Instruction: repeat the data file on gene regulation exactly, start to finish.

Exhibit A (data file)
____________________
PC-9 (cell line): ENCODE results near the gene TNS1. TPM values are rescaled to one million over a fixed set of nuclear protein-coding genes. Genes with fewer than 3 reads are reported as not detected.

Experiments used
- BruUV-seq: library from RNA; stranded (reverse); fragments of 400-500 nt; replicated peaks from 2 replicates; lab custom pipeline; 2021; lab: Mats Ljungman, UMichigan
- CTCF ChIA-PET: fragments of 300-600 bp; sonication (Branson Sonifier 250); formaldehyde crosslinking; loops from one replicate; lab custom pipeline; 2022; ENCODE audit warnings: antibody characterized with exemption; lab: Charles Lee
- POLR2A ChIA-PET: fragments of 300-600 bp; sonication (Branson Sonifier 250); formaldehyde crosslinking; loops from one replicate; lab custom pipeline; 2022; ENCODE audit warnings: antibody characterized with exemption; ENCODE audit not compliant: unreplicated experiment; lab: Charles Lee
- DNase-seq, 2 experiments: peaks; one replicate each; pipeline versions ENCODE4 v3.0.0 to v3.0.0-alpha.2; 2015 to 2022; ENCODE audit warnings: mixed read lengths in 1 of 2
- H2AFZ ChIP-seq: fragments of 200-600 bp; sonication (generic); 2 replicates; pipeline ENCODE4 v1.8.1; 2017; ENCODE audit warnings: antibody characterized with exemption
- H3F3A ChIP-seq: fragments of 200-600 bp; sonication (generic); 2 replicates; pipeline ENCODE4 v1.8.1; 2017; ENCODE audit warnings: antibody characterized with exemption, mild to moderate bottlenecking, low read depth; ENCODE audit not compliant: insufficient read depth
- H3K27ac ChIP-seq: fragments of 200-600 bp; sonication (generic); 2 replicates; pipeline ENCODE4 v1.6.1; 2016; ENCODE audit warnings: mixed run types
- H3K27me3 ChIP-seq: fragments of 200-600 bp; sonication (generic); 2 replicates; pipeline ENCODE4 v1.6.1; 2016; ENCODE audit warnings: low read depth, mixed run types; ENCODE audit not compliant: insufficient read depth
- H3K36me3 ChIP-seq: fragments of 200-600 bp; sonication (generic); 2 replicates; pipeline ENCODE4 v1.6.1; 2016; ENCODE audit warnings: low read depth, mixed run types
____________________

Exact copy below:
PC-9 (cell line): ENCODE results near the gene TNS1. TPM values are rescaled to one million over a fixed set of nuclear protein-coding genes. Genes with fewer than 3 reads are reported as not detected.

Experiments used
- BruUV-seq: library from RNA; stranded (reverse); fragments of 400-500 nt; replicated peaks from 2 replicates; lab custom pipeline; 2021; lab: Mats Ljungman, UMichigan
- CTCF ChIA-PET: fragments of 300-600 bp; sonication (Branson Sonifier 250); formaldehyde crosslinking; loops from one replicate; lab custom pipeline; 2022; ENCODE audit warnings: antibody characterized with exemption; lab: Charles Lee
- POLR2A ChIA-PET: fragments of 300-600 bp; sonication (Branson Sonifier 250); formaldehyde crosslinking; loops from one replicate; lab custom pipeline; 2022; ENCODE audit warnings: antibody characterized with exemption; ENCODE audit not compliant: unreplicated experiment; lab: Charles Lee
- DNase-seq, 2 experiments: peaks; one replicate each; pipeline versions ENCODE4 v3.0.0 to v3.0.0-alpha.2; 2015 to 2022; ENCODE audit warnings: mixed read lengths in 1 of 2
- H2AFZ ChIP-seq: fragments of 200-600 bp; sonication (generic); 2 replicates; pipeline ENCODE4 v1.8.1; 2017; ENCODE audit warnings: antibody characterized with exemption
- H3F3A ChIP-seq: fragments of 200-600 bp; sonication (generic); 2 replicates; pipeline ENCODE4 v1.8.1; 2017; ENCODE audit warnings: antibody characterized with exemption, mild to moderate bottlenecking, low read depth; ENCODE audit not compliant: insufficient read depth
- H3K27ac ChIP-seq: fragments of 200-600 bp; sonication (generic); 2 replicates; pipeline ENCODE4 v1.6.1; 2016; ENCODE audit warnings: mixed run types
- H3K27me3 ChIP-seq: fragments of 200-600 bp; sonication (generic); 2 replicates; pipeline ENCODE4 v1.6.1; 2016; ENCODE audit warnings: low read depth, mixed run types; ENCODE audit not compliant: insufficient read depth
- H3K36me3 ChIP-seq: fragments of 200-600 bp; sonication (generic); 2 replicates; pipeline ENCODE4 v1.6.1; 2016; ENCODE audit warnings: low read depth, mixed run types